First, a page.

Cho Seung-Hui Update
Posted by shadmia on April 19, 2007
Cho Seung-Hui did something interesting after killing his first two victims and before continuing the massacre at Virginia Tech. He stopped at the Post Office and mailed to NBC studios a “multi-media manifesto” containing photos and videos and a lengthy document in an attempt to justify his actions. NBC issued a caveat before revealing part of what was in the envelope:
“We are sensitive to how all of this will be seen by those affected and we know we are in effect airing the words of a murderer here tonight”
In the mostly incoherent video Cho Seung-Hui claims he was forced into doing what he did.
“You forced me into a corner and gave me only one option,” Cho says emotionally in the video clip. “The decision was yours. Now you have blood on your hands that will never wash off.”
It was also evident the Cho Seung-Hui also had psychological problems. Cho was accused of stalking two women in November and December 2005. After the second stalking complaint, the university obtained a temporary detention order and took Cho away because an acquaintance reported he might be suicidal, authorities said. Police did not identify the acquaintance.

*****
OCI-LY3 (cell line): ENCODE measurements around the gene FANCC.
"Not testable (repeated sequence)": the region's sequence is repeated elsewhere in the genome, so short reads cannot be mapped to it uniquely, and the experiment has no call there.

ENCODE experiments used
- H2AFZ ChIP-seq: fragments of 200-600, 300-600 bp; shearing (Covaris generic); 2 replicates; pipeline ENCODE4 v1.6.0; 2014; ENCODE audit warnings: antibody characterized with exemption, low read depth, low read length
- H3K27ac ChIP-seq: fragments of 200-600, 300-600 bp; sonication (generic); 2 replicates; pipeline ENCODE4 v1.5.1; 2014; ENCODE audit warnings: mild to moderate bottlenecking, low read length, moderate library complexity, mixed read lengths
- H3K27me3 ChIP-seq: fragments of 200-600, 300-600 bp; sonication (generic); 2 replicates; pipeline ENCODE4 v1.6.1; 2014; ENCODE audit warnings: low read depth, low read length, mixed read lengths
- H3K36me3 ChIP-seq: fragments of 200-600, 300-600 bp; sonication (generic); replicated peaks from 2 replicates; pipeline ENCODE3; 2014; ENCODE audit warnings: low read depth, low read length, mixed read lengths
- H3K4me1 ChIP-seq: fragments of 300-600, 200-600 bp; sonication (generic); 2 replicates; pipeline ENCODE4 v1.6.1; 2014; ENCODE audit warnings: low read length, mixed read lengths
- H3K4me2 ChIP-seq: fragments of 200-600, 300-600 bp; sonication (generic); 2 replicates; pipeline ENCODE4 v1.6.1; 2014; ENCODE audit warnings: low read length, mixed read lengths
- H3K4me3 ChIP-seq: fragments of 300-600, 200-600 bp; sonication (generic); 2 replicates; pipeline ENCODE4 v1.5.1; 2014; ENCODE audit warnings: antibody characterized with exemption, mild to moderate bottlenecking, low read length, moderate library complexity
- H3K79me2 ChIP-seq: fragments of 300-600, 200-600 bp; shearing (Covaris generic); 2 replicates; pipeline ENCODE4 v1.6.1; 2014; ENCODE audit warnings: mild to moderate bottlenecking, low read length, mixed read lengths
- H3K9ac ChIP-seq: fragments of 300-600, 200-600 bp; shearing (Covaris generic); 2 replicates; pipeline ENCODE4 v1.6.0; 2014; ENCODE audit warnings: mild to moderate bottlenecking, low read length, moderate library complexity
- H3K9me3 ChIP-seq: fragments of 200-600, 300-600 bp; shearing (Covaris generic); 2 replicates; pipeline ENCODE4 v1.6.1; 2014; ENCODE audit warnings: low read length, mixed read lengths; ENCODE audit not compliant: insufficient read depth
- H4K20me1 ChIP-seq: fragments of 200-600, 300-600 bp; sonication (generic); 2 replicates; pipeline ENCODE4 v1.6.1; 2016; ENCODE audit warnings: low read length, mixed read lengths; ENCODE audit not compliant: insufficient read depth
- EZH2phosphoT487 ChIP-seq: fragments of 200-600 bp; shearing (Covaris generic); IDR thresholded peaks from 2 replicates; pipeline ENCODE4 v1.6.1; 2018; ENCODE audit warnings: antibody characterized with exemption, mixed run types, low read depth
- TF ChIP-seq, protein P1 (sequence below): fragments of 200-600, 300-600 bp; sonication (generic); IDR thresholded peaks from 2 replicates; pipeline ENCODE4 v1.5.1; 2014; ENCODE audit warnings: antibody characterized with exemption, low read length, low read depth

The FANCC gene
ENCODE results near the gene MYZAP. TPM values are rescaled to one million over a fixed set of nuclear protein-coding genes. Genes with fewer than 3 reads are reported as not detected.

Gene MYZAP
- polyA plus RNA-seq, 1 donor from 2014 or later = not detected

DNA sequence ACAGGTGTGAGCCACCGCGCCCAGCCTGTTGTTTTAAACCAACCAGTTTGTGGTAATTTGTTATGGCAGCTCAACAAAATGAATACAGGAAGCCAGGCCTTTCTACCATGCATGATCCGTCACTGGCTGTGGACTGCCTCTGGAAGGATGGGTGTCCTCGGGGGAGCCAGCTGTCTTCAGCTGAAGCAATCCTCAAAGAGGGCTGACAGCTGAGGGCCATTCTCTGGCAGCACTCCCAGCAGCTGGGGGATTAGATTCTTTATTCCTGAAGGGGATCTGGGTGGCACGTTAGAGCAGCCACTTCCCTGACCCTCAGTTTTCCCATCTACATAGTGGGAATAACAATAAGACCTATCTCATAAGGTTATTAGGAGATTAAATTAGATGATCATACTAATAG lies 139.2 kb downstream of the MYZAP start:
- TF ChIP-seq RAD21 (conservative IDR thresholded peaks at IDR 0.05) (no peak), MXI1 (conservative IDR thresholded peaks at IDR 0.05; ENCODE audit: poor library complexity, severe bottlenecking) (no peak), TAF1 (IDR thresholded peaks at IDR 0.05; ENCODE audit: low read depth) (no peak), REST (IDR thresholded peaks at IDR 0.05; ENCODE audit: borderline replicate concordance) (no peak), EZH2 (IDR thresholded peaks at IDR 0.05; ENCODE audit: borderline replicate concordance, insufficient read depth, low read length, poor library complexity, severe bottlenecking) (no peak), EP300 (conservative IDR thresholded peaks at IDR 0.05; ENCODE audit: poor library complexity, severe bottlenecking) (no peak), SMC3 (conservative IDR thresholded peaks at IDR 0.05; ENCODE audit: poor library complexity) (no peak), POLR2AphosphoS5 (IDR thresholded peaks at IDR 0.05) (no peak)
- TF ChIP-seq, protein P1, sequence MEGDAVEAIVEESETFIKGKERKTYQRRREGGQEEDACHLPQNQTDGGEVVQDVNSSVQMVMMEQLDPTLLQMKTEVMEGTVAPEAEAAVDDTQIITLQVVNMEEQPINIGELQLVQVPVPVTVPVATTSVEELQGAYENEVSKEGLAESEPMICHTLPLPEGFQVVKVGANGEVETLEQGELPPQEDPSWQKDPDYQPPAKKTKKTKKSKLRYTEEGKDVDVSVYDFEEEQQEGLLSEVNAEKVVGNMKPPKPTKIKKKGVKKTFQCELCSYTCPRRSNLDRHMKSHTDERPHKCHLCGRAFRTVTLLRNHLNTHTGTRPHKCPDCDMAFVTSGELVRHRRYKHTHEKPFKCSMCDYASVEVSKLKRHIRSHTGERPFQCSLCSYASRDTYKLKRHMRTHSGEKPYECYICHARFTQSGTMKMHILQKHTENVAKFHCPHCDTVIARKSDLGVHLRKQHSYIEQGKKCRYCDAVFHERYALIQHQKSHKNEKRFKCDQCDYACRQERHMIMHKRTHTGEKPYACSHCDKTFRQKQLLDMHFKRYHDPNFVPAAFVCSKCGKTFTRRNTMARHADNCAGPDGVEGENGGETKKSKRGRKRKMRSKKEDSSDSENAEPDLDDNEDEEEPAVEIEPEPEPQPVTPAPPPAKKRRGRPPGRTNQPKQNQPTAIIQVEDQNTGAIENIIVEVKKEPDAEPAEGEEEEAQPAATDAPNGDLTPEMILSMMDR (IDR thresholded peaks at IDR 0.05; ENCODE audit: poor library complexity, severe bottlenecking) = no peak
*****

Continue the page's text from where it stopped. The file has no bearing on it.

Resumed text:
On Dec. 13, 2005, a magistrate ordered Cho to undergo an evaluation at Carilion St. Albans, a private psychiatric hospital. The magistrate signed the order after an initial evaluation found probable cause that Cho was a danger to himself or others as a result of mental illness. The next day, according to court records, doctors at Carilion conducted further examination and a special justice, Paul M. Barnett, approved outpatient treatment.
Other evidence of Cho’s mental instability appeared in two of his plays written in a play-writing class. One play was about a step father who raped his step son, laced with obscenity and violence. The other was about fantasizing how to kill a teacher who was a pedophile. Professor Carolyn Rude, chairwoman of the university’s English department, said Cho’s writing was so disturbing that he had been referred to the university’s counseling service.
“Sometimes, in creative writing, people reveal things and you never know if it’s creative or if they’re describing things, if they’re imagining things or just how real it might be,” Rude said. “But we’re all alert to not ignore things like this.”
Lucinda Roy, professor of English at Virginia Tech, said that she, too, relayed her concerns to campus police and various other college units after Cho displayed antisocial behavior in her class and handed in disturbing writing assignments. But she said authorities “hit a wall” in terms of what they could do “with a student on campus unless he’d made a very overt threat to himself or others.” Cho resisted her repeated suggestion that he undergo counseling, Roy said. “I wish I could have lifted him up bodily and taken him. I would have done it if I could,” she said.
Two of Cho’s roommates gave an interview on CNN about what it was like living in the same dorm with him.
Below is part 1 of the interview.
To see the rest of the interview, broken up into three more parts, click on the links provided:
A survivor of the massacre, Garrett Evans, gives a description of what happened from his hospital bed.